Production uncertainty and weather volatility has arrived! Unfortunately, recent focus has centered on freeze/snow damage to the HRW crop across the far Western Plains, which is rather difficult – if not impossible – to quantify. But no doubt, AgResource’s producer clients and commercial contacts indicate that HRW yield potential, on the margin, has been lost. Most of this is due to the sheer weight of 10+” of snow across western Oklahoma, western Kansas and southeastern Colorado. The map above displays snow cover as of Monday morning, much of which has melted since.
And it’s important to gage just how much wheat has been lost. As evidenced in the graphic above, HRW supply & demand does correlate strongly with season average cash prices, and so the fine-tuning of balance sheets has begun. Already, the cash market has rallied via basis in recent weeks, and now futures are advancing, and cash corn in Kansas is again cheaper than wheat, thereby raising potential corn feed consumption this summer.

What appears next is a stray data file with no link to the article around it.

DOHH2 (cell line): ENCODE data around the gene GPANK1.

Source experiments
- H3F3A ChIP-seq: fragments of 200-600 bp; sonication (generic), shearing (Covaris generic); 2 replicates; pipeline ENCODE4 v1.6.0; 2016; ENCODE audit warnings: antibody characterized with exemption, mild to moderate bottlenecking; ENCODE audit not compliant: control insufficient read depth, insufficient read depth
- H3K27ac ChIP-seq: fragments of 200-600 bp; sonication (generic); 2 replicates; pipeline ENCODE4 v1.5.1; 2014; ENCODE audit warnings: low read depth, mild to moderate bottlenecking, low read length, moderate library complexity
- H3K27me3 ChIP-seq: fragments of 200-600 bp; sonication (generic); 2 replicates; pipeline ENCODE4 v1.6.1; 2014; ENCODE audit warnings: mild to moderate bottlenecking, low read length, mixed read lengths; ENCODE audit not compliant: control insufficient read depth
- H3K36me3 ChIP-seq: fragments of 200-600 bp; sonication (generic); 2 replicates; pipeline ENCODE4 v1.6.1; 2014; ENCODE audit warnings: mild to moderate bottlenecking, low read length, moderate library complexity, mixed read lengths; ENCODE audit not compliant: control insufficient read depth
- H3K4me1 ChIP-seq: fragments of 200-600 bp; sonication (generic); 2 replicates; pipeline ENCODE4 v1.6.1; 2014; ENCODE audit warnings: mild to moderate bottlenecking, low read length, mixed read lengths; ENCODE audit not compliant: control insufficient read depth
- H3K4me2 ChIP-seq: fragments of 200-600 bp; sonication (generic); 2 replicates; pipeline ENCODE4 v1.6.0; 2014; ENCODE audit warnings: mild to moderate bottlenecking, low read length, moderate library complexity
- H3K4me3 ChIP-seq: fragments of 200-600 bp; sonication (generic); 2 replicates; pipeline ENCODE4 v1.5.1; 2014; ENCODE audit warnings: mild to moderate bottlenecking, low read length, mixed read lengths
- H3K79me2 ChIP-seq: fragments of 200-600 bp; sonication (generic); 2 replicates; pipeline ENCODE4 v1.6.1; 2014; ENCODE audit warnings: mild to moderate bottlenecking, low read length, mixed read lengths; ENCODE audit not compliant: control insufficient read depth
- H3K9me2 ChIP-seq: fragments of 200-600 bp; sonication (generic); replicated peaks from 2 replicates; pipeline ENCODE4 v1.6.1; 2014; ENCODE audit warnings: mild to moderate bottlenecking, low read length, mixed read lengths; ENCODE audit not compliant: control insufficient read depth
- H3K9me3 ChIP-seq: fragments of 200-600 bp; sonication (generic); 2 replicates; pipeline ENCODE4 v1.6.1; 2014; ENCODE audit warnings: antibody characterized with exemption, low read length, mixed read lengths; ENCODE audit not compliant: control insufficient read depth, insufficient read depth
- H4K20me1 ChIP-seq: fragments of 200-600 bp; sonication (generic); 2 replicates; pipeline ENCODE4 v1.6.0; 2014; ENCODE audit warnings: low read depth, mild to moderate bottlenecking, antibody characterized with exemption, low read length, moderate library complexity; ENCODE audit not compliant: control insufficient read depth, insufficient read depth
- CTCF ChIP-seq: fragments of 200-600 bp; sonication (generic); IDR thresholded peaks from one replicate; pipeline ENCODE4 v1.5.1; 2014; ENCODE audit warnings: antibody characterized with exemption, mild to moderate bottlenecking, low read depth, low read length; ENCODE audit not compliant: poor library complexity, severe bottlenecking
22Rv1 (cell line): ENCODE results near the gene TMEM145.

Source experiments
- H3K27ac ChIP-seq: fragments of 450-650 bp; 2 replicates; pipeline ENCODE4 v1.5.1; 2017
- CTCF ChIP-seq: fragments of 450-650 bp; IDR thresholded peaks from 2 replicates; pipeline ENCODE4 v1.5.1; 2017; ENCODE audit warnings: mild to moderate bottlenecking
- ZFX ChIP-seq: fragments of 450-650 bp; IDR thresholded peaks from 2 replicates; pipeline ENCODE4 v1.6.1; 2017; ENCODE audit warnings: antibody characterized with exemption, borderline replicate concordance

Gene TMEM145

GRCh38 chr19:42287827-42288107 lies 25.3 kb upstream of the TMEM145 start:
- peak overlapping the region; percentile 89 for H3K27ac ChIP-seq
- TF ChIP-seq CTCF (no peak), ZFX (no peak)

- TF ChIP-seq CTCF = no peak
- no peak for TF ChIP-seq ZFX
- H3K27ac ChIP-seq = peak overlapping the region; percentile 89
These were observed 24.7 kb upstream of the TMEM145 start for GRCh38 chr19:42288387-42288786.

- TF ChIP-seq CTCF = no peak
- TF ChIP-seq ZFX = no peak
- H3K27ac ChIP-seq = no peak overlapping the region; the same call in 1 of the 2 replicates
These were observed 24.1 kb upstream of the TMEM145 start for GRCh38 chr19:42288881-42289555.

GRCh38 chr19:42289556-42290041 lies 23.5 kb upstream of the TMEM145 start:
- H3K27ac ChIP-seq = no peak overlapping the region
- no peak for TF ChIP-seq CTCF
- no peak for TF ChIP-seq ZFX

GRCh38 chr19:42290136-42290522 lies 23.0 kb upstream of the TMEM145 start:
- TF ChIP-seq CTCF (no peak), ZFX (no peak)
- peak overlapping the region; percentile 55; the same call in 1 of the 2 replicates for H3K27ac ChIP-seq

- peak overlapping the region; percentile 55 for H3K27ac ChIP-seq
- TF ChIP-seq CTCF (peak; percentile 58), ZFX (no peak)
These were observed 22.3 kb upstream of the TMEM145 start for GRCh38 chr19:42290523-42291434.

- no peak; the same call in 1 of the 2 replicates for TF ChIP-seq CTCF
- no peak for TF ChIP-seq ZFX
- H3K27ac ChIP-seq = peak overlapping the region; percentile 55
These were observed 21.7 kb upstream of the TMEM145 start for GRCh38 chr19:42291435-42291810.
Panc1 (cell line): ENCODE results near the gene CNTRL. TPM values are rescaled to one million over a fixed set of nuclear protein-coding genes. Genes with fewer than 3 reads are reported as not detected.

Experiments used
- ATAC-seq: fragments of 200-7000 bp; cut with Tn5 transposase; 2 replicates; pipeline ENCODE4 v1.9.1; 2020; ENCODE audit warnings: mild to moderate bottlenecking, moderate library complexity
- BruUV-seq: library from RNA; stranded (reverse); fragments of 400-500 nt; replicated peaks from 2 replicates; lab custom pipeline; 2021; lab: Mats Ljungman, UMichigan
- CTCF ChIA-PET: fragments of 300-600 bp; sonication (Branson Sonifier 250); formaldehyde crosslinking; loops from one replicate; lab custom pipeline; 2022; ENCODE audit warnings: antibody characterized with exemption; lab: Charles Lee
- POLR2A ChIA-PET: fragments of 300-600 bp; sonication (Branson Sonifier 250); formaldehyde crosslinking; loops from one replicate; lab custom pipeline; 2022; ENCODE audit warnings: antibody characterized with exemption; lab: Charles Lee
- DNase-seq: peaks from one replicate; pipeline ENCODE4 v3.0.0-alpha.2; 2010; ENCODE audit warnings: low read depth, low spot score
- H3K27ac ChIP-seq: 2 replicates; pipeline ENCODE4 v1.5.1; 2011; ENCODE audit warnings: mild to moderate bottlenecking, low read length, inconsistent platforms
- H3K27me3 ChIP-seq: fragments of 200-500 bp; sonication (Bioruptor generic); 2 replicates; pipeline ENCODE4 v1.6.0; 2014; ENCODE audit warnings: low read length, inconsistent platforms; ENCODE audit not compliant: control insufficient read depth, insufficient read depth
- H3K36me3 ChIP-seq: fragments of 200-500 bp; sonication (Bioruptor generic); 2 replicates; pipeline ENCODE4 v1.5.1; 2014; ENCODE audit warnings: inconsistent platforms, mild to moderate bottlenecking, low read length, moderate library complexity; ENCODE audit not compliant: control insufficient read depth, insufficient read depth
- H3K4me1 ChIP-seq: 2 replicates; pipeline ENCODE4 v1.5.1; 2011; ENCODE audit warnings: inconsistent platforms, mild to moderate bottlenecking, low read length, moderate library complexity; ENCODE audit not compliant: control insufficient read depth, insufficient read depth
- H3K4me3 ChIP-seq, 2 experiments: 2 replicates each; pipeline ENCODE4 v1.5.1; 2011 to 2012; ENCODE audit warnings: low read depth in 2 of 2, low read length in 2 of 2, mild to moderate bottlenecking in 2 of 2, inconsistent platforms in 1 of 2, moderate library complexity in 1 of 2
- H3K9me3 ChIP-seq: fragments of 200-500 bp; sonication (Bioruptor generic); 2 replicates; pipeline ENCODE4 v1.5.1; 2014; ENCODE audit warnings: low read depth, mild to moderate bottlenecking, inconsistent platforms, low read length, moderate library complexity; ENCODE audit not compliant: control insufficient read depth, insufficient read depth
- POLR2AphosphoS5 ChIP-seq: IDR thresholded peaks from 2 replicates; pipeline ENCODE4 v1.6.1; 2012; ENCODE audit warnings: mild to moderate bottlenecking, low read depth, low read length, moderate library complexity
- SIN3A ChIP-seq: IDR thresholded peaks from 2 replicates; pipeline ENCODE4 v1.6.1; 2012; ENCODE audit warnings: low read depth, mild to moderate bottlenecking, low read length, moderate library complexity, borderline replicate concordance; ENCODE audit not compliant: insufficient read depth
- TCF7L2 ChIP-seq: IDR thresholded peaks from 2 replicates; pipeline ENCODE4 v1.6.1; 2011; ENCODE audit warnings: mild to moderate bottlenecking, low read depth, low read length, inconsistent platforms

As such – and recall speculative funds had established a record net short position in Chicago last week – a bearish outlook is not advised until more is known about US and, really, Northern Hemisphere production. But the point is that higher HRW stocks in 2017/18 are required to be bearish, and following recent weather AgResource doubts another boost in US wheat inventory lies ahead. Rising wheat prices will underpin corn on breaks.
by Ben Buckner